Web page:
Crude oil prices rallied, sending the WTI and Brent benchmarks to the highest level since November 2017. Investors shrugged off rising US shale rig counts and higher inventory, but focused on hopes of resolution to US-China trade war. Adding to the optimism was OPEC compliance and ongoing sanctions against Venezuela and Iran. we expect the recent rally to be short-lived. We do not see structural change in the fundamentals of crude oil market to sustain the price strength. Rather, we expect global economic slowdown would drag crude oil demand. On the supply side, while the latest data suggest that OPEC compliance appeared high in January, the actual cut remained below the pledged cut. Meanwhile, US shale production has over the past year replaced OPEC (or Saudi Arabia) as the swing producer that could affect price. US shale investment could ramp up rather rapidly as oil prices increase. Meanwhile, higher exports from the US in coming years would also put a lid on the price.
In summary, OPEC+ did trimmed output in January. Yet, looking into details, the production reduced was not as substantial as news headlines suggested. According to official OPEC report, OPEC-11 produced 26.05M bpd last month, down from 26.73M bpd in December. The compliance level was 85.6%. According to the deal, these members should have lowered output by -0.812M bpd to 25.94M bpd. As such, the actual production in January was indeed higher, by +0.11M bpd, than what is agreed upon. However, OPEC’s data could be subject to exaggeration. If we take a look at Reuter’s estimate, OPEC-11’s output was 26.18M bpd last month, exceeding the target by 0.24M bpd and with a compliance level of 70%. If we use the average of the above two sources and include the data of the ten non-OPEC countries that agreed to reduce output, the overall compliance level was about 61%.
US shale gas boom since 2015 has great improved self-sufficiency of the country’s oil demand. While remaining net importer of crude oil, the amount has declined significantly from above 8M bpd in 2017 to 3.85M bpd in the week ended February 8. Meanwhile, US’ crude oil exports have soared after the government lifted the exports ban in 2015. Although the export size is still limited when compared with oil giant Saudi Arabia, more supply in the market is still negative for prices.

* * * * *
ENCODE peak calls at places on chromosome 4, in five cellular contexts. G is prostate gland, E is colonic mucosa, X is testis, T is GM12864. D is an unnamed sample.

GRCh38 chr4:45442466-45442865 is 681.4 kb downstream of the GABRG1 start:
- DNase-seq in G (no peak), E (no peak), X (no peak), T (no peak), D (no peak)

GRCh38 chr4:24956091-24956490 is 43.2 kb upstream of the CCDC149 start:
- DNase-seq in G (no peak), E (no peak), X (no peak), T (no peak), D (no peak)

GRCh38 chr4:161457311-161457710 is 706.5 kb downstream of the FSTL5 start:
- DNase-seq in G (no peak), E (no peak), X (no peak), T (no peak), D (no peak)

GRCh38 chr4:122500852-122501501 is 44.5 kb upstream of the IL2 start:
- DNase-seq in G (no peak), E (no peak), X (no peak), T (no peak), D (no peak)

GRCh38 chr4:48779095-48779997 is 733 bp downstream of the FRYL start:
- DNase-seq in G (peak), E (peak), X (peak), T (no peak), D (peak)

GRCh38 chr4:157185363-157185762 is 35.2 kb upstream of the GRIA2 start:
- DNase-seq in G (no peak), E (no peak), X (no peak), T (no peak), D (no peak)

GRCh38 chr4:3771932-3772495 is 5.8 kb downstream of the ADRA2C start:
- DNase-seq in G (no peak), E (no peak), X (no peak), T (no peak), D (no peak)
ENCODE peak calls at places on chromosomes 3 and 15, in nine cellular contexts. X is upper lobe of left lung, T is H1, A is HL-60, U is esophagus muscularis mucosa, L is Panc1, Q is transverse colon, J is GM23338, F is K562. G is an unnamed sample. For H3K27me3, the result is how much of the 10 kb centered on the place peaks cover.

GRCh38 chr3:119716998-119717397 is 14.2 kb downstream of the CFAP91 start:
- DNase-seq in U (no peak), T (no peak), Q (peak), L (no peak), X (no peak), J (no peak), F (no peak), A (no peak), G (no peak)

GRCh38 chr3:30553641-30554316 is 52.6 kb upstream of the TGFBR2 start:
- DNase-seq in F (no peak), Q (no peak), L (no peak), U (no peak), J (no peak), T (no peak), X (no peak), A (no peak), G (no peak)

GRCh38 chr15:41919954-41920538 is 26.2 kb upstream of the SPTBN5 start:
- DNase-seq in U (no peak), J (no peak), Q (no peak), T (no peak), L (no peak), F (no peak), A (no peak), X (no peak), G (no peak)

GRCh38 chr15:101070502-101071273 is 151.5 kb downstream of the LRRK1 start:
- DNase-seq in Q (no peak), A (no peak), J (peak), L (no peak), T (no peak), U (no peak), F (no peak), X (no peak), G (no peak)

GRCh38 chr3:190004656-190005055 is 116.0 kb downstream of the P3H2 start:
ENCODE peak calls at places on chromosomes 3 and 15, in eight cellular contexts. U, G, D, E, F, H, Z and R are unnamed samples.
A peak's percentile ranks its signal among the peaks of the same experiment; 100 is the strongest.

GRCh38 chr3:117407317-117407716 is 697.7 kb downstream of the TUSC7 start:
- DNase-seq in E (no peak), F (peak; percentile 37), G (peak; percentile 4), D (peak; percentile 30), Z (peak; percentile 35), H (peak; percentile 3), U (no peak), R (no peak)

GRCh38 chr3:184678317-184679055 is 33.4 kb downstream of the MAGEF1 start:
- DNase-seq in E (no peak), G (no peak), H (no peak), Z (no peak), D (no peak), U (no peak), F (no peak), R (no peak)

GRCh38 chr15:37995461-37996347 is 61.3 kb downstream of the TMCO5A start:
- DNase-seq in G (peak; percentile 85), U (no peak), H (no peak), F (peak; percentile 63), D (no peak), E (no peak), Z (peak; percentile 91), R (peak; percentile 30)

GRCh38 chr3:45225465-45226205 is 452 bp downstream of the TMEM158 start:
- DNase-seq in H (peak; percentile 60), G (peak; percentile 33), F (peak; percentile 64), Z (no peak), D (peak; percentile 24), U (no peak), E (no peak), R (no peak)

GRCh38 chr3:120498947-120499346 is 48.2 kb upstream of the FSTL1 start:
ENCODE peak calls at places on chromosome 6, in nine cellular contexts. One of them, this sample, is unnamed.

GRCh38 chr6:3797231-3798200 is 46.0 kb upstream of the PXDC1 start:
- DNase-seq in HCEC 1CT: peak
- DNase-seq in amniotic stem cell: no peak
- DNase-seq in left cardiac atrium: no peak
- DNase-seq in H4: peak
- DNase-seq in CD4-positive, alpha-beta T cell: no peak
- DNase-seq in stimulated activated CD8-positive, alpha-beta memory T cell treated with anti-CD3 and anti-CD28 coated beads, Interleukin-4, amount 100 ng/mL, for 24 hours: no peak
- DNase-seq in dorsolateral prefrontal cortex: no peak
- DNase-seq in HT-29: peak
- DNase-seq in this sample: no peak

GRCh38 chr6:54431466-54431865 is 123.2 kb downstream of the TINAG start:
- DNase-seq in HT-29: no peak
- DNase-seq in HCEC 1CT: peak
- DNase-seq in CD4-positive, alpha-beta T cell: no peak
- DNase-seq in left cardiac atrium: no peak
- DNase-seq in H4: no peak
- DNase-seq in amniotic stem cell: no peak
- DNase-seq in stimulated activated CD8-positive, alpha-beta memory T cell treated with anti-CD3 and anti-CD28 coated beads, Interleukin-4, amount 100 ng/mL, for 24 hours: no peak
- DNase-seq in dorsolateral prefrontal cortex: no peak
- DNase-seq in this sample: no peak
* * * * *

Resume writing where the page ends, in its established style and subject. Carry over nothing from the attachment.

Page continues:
On the demand side, global economic slowdown would still continue even after the US and China resolves their trade disputes. As we mentioned in the previous report, while China might eventually agree to import significantly import more goods from the US, it takes much longer time to deal with conflicts regarding technologies, cyber security and intellectual property rights. As such, uncertainty in global economies should linger. Country- specific data in the US and China, the two largest oil consumers in the world, have evidenced weakness in growth. Headline CPI in China eased to +1.7% y/y in January, missing consensus of and December’s +1.9%. The slowdown was mainly driven by food price which fell -0.6 percentage point to +1.9%. Non-food inflation steadied at +1.7%. PPI decelerated sharply to +0.1% y/y, from +0.9% a month ago. The market had already anticipated a significant slowdown of +0.2% but the actual figure was even worse. More activity data would be due in coming weeks. The market has revised lower their forecasts on US GDP growth in 4Q18. following a strong second and third quarter, at 4.2% and +3.4% respectively, growth in the last quarter of last year likely faltered below +3%. Growth is expected to decelerate further this year. Risks are thus skewed to the downside for their demand on oil.
OPEC+ Output and Compliance to Reduction (January 2019)
|M bpd||Crude Oil Output in January 2019||Baseline for cut||Pledged cut|
|opec 11 – total||26.05||26.18||26.12||26.749||812|
|‘OPEC+’ (OPEC 11 and non-OPEC-10)||45||46||1195|
|Average compliance level||60.70%|